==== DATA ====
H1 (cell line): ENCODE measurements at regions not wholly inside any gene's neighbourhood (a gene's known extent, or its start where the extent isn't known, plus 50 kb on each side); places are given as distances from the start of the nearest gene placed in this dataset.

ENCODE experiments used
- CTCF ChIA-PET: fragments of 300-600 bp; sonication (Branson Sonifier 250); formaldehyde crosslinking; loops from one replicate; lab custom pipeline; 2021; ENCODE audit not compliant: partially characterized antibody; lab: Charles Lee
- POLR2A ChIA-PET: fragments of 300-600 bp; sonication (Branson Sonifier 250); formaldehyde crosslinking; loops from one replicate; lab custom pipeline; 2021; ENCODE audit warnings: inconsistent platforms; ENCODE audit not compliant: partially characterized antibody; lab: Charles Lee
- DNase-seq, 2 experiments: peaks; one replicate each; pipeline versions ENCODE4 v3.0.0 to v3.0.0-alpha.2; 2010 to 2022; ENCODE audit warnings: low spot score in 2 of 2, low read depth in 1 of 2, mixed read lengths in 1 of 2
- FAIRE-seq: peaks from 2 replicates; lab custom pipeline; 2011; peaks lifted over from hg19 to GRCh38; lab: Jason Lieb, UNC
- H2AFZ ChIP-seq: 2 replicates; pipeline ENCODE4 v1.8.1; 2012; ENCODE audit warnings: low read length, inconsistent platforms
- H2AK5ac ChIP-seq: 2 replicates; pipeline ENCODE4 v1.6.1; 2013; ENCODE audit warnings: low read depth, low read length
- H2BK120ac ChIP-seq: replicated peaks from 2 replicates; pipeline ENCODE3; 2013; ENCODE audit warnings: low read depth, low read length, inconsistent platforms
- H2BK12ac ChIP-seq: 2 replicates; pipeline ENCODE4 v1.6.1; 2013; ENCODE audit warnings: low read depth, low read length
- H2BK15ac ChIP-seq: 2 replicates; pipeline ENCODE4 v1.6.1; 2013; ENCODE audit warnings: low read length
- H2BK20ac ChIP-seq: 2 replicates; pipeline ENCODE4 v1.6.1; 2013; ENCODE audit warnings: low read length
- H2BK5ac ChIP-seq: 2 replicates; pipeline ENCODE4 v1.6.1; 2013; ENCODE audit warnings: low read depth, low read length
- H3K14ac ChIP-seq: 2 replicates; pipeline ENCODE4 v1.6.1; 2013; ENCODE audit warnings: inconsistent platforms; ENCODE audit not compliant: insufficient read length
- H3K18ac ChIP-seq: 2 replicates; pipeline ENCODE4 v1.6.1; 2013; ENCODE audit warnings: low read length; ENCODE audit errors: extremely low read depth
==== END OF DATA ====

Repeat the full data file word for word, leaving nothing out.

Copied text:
H1 (cell line): ENCODE measurements at regions not wholly inside any gene's neighbourhood (a gene's known extent, or its start where the extent isn't known, plus 50 kb on each side); places are given as distances from the start of the nearest gene placed in this dataset.

ENCODE experiments used
- CTCF ChIA-PET: fragments of 300-600 bp; sonication (Branson Sonifier 250); formaldehyde crosslinking; loops from one replicate; lab custom pipeline; 2021; ENCODE audit not compliant: partially characterized antibody; lab: Charles Lee
- POLR2A ChIA-PET: fragments of 300-600 bp; sonication (Branson Sonifier 250); formaldehyde crosslinking; loops from one replicate; lab custom pipeline; 2021; ENCODE audit warnings: inconsistent platforms; ENCODE audit not compliant: partially characterized antibody; lab: Charles Lee
- DNase-seq, 2 experiments: peaks; one replicate each; pipeline versions ENCODE4 v3.0.0 to v3.0.0-alpha.2; 2010 to 2022; ENCODE audit warnings: low spot score in 2 of 2, low read depth in 1 of 2, mixed read lengths in 1 of 2
- FAIRE-seq: peaks from 2 replicates; lab custom pipeline; 2011; peaks lifted over from hg19 to GRCh38; lab: Jason Lieb, UNC
- H2AFZ ChIP-seq: 2 replicates; pipeline ENCODE4 v1.8.1; 2012; ENCODE audit warnings: low read length, inconsistent platforms
- H2AK5ac ChIP-seq: 2 replicates; pipeline ENCODE4 v1.6.1; 2013; ENCODE audit warnings: low read depth, low read length
- H2BK120ac ChIP-seq: replicated peaks from 2 replicates; pipeline ENCODE3; 2013; ENCODE audit warnings: low read depth, low read length, inconsistent platforms
- H2BK12ac ChIP-seq: 2 replicates; pipeline ENCODE4 v1.6.1; 2013; ENCODE audit warnings: low read depth, low read length
- H2BK15ac ChIP-seq: 2 replicates; pipeline ENCODE4 v1.6.1; 2013; ENCODE audit warnings: low read length
- H2BK20ac ChIP-seq: 2 replicates; pipeline ENCODE4 v1.6.1; 2013; ENCODE audit warnings: low read length
- H2BK5ac ChIP-seq: 2 replicates; pipeline ENCODE4 v1.6.1; 2013; ENCODE audit warnings: low read depth, low read length
- H3K14ac ChIP-seq: 2 replicates; pipeline ENCODE4 v1.6.1; 2013; ENCODE audit warnings: inconsistent platforms; ENCODE audit not compliant: insufficient read length
- H3K18ac ChIP-seq: 2 replicates; pipeline ENCODE4 v1.6.1; 2013; ENCODE audit warnings: low read length; ENCODE audit errors: extremely low read depth